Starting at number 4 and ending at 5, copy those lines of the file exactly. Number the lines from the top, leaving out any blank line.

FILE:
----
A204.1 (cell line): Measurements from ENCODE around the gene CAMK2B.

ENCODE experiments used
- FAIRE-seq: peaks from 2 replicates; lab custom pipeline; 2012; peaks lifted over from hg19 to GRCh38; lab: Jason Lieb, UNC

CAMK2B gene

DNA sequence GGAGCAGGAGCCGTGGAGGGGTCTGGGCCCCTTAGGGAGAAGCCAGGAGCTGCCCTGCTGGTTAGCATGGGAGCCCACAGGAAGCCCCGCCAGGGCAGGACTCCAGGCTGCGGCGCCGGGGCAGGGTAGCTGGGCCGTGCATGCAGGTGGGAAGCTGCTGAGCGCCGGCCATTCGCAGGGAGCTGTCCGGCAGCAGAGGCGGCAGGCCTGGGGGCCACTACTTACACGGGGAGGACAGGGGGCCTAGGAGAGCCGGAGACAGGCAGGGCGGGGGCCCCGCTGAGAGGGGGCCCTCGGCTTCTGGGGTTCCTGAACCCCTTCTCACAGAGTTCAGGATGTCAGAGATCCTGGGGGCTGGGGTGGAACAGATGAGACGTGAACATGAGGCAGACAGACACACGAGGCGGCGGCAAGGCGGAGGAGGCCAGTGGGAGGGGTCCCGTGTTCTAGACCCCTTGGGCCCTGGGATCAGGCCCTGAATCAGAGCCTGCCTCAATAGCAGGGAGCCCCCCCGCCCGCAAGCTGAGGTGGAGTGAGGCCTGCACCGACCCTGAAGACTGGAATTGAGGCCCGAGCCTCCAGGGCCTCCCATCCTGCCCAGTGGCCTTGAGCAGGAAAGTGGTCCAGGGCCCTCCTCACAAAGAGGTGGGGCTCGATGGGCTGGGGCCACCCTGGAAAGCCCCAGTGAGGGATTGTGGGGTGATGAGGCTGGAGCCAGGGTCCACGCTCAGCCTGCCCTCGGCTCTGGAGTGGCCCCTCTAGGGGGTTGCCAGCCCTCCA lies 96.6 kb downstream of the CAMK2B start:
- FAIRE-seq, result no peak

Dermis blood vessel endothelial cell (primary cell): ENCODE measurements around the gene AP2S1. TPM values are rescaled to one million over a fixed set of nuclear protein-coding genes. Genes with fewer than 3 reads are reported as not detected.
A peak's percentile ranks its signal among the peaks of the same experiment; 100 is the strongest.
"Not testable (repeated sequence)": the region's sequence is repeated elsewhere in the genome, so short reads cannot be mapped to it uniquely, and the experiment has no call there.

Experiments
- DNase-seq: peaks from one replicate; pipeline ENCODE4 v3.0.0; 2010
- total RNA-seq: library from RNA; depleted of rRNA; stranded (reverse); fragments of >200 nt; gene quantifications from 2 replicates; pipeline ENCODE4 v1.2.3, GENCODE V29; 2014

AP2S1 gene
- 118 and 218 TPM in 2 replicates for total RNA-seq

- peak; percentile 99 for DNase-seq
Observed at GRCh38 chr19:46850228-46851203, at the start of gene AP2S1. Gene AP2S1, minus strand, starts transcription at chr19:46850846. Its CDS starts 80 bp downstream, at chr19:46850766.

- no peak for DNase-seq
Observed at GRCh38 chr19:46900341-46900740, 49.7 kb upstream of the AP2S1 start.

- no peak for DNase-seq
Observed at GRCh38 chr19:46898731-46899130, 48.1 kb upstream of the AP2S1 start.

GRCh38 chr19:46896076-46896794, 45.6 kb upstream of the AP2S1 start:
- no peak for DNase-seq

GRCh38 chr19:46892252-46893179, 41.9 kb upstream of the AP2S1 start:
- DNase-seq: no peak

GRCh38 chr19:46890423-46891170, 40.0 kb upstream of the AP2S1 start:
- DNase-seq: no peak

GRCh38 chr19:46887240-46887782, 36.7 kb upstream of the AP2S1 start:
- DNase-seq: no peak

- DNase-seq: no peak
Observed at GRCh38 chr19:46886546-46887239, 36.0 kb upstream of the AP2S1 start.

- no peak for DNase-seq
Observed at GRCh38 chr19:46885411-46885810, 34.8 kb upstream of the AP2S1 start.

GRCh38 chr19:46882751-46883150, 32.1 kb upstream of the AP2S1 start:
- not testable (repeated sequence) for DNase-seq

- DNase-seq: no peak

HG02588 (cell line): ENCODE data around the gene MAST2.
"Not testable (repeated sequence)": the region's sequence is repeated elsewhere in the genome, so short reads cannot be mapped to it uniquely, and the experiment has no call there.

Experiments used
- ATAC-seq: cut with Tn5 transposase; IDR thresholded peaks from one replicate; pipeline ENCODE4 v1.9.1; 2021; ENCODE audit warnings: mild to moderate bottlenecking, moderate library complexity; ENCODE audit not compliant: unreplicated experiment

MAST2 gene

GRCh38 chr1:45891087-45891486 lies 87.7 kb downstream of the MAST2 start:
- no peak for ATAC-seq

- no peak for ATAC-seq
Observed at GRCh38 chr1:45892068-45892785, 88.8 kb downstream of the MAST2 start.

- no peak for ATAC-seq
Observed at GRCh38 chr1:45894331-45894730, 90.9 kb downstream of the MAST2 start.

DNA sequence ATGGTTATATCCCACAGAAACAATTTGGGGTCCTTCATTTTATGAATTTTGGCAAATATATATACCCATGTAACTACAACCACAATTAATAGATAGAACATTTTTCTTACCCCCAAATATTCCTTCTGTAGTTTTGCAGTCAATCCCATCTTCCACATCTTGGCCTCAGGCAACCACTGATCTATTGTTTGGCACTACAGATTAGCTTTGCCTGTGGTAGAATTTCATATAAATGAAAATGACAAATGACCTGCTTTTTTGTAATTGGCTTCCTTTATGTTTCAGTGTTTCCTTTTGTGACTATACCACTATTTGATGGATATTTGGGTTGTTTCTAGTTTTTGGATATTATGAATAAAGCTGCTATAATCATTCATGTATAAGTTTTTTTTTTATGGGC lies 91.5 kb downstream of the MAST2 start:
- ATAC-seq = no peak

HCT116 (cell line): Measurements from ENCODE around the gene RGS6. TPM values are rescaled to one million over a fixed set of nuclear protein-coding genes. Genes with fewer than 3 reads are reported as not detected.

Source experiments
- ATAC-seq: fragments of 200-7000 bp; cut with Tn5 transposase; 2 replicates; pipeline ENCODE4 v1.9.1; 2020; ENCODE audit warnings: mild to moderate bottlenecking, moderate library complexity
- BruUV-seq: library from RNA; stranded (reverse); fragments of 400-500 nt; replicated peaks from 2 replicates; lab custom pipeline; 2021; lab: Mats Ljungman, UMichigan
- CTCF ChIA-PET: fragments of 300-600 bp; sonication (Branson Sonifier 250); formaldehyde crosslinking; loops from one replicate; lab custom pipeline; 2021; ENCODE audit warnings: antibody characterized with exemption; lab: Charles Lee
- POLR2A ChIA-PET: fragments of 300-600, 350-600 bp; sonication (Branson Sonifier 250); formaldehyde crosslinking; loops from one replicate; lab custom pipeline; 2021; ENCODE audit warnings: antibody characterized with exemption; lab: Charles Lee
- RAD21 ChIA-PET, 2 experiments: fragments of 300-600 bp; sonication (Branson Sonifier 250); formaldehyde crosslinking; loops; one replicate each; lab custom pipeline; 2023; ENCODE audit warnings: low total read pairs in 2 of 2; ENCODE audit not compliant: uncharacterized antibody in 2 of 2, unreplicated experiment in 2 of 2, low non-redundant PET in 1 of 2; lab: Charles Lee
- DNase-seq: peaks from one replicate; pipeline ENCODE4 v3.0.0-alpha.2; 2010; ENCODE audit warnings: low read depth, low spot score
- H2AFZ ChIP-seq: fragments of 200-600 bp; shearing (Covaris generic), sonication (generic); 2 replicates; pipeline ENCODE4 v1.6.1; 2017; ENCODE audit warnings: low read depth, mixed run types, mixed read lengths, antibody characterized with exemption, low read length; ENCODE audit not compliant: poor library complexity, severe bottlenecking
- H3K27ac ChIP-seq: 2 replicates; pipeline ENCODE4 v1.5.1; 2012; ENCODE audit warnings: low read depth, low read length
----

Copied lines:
CAMK2B gene

DNA sequence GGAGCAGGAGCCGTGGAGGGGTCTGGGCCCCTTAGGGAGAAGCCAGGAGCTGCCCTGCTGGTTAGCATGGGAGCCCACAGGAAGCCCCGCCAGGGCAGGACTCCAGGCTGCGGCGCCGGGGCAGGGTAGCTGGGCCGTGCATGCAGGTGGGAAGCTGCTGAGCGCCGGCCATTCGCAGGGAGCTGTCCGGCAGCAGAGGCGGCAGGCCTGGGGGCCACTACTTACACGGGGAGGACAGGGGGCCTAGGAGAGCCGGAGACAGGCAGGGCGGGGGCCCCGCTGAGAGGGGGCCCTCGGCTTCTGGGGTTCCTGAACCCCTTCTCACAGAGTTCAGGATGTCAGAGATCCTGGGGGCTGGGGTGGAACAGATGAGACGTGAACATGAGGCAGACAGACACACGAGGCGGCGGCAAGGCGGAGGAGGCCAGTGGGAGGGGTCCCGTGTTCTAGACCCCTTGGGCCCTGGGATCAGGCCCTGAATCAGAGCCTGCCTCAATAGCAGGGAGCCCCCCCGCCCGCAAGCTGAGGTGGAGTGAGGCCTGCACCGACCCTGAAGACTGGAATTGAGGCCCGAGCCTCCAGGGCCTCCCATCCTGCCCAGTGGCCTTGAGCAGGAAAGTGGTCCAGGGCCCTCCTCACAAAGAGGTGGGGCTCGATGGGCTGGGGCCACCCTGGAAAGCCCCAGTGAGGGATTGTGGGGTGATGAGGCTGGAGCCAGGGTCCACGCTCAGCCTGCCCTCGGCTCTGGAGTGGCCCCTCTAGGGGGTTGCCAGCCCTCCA lies 96.6 kb downstream of the CAMK2B start: